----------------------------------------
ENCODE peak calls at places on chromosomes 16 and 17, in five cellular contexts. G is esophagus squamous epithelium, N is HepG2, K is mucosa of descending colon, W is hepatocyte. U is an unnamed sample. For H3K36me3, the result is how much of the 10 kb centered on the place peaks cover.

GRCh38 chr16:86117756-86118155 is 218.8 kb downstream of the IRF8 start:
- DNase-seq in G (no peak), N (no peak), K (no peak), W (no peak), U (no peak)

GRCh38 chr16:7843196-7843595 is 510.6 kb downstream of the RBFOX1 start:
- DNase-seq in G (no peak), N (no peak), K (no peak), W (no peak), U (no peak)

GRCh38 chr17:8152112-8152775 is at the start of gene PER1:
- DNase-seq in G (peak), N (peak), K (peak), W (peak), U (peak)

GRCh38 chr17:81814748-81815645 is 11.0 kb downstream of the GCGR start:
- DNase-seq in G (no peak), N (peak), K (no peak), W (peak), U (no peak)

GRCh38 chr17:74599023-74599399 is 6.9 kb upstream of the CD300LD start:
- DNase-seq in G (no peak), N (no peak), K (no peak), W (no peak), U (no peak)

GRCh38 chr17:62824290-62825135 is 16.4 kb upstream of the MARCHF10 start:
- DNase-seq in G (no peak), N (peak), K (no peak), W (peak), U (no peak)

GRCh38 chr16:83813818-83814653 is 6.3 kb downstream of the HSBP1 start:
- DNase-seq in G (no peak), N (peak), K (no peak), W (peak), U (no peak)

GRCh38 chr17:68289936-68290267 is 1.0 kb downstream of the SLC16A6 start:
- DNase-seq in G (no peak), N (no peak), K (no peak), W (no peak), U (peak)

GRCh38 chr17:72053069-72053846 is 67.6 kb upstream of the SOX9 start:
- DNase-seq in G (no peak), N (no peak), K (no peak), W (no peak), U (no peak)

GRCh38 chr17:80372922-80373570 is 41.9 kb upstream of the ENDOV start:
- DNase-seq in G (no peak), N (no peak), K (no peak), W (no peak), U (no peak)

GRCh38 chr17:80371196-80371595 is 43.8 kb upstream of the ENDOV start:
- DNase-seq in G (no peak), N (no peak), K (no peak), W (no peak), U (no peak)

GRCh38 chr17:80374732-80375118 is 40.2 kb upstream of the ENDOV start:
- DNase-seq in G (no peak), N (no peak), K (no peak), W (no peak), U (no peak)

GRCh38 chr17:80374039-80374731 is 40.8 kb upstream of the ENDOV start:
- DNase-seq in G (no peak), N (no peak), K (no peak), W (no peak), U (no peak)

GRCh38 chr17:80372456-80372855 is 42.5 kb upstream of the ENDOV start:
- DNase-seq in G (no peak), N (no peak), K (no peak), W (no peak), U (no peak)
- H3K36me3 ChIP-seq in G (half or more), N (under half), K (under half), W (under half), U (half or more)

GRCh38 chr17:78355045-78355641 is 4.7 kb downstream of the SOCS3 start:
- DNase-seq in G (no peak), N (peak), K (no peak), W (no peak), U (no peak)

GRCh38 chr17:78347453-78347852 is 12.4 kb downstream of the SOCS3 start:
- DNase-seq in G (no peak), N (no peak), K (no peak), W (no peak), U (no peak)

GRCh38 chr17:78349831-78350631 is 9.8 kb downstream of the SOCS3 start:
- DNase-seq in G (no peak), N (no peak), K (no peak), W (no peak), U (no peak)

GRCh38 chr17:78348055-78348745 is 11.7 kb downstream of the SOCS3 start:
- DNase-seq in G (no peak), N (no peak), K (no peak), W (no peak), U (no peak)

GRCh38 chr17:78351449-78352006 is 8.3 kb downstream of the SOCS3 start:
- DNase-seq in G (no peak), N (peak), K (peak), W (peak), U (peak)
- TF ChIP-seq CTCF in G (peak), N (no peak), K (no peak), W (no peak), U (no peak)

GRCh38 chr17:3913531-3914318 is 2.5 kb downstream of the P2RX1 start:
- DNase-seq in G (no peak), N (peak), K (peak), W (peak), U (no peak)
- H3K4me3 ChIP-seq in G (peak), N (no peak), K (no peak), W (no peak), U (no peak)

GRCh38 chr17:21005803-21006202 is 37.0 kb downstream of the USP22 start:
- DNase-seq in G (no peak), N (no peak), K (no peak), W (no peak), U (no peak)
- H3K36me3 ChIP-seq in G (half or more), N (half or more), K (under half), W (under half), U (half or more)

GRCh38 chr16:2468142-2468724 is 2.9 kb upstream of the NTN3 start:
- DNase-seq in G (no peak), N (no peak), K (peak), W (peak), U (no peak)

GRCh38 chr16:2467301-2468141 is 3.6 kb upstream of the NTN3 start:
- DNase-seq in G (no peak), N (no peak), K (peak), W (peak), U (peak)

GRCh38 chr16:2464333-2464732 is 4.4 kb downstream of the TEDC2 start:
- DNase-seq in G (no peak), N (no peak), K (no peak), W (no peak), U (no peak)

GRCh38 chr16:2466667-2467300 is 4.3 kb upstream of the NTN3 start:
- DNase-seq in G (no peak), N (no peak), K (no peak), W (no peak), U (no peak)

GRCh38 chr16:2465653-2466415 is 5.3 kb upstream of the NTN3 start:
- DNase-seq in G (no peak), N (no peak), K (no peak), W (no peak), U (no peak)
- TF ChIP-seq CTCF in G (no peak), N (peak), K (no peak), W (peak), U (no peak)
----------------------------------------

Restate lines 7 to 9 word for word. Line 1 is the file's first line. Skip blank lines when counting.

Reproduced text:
- DNase-seq in G (peak), N (peak), K (peak), W (peak), U (peak)

GRCh38 chr17:81814748-81815645 is 11.0 kb downstream of the GCGR start:
- DNase-seq in G (no peak), N (peak), K (no peak), W (peak), U (no peak)